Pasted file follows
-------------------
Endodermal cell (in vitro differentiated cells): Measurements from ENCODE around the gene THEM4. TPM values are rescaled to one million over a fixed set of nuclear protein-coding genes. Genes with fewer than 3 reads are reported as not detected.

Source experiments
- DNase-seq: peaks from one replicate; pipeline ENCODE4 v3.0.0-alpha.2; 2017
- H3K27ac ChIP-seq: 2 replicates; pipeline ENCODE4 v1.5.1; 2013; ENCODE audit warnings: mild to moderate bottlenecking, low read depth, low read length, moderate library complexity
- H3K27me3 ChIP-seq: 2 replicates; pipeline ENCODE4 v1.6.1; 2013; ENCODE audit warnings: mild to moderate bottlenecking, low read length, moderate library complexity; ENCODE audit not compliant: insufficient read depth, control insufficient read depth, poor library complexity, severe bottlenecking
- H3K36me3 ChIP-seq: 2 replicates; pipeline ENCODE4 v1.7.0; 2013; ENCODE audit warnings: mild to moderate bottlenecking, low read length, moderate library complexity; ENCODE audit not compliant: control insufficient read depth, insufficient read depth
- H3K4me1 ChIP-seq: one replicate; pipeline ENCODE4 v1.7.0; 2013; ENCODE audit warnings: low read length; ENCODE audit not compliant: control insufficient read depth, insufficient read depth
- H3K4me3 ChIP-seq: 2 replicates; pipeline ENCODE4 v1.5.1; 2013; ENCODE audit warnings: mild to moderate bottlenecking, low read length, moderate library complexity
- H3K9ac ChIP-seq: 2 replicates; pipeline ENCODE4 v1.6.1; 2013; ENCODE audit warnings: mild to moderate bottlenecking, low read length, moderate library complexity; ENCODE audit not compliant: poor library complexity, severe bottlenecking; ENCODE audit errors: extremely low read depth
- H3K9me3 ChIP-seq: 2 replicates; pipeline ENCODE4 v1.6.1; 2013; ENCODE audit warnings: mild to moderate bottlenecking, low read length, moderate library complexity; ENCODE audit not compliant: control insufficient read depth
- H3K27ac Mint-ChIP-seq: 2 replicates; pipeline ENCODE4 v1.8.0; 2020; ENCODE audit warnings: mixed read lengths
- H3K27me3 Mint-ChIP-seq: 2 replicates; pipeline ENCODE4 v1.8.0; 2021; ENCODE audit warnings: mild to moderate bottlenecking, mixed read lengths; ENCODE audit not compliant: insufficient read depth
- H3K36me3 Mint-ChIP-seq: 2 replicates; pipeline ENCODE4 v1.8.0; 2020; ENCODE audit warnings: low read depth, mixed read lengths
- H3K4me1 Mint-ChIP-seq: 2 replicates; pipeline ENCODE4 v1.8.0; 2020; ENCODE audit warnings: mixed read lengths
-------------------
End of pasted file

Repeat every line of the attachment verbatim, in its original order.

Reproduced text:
Endodermal cell (in vitro differentiated cells): Measurements from ENCODE around the gene THEM4. TPM values are rescaled to one million over a fixed set of nuclear protein-coding genes. Genes with fewer than 3 reads are reported as not detected.

Source experiments
- DNase-seq: peaks from one replicate; pipeline ENCODE4 v3.0.0-alpha.2; 2017
- H3K27ac ChIP-seq: 2 replicates; pipeline ENCODE4 v1.5.1; 2013; ENCODE audit warnings: mild to moderate bottlenecking, low read depth, low read length, moderate library complexity
- H3K27me3 ChIP-seq: 2 replicates; pipeline ENCODE4 v1.6.1; 2013; ENCODE audit warnings: mild to moderate bottlenecking, low read length, moderate library complexity; ENCODE audit not compliant: insufficient read depth, control insufficient read depth, poor library complexity, severe bottlenecking
- H3K36me3 ChIP-seq: 2 replicates; pipeline ENCODE4 v1.7.0; 2013; ENCODE audit warnings: mild to moderate bottlenecking, low read length, moderate library complexity; ENCODE audit not compliant: control insufficient read depth, insufficient read depth
- H3K4me1 ChIP-seq: one replicate; pipeline ENCODE4 v1.7.0; 2013; ENCODE audit warnings: low read length; ENCODE audit not compliant: control insufficient read depth, insufficient read depth
- H3K4me3 ChIP-seq: 2 replicates; pipeline ENCODE4 v1.5.1; 2013; ENCODE audit warnings: mild to moderate bottlenecking, low read length, moderate library complexity
- H3K9ac ChIP-seq: 2 replicates; pipeline ENCODE4 v1.6.1; 2013; ENCODE audit warnings: mild to moderate bottlenecking, low read length, moderate library complexity; ENCODE audit not compliant: poor library complexity, severe bottlenecking; ENCODE audit errors: extremely low read depth
- H3K9me3 ChIP-seq: 2 replicates; pipeline ENCODE4 v1.6.1; 2013; ENCODE audit warnings: mild to moderate bottlenecking, low read length, moderate library complexity; ENCODE audit not compliant: control insufficient read depth
- H3K27ac Mint-ChIP-seq: 2 replicates; pipeline ENCODE4 v1.8.0; 2020; ENCODE audit warnings: mixed read lengths
- H3K27me3 Mint-ChIP-seq: 2 replicates; pipeline ENCODE4 v1.8.0; 2021; ENCODE audit warnings: mild to moderate bottlenecking, mixed read lengths; ENCODE audit not compliant: insufficient read depth
- H3K36me3 Mint-ChIP-seq: 2 replicates; pipeline ENCODE4 v1.8.0; 2020; ENCODE audit warnings: low read depth, mixed read lengths
- H3K4me1 Mint-ChIP-seq: 2 replicates; pipeline ENCODE4 v1.8.0; 2020; ENCODE audit warnings: mixed read lengths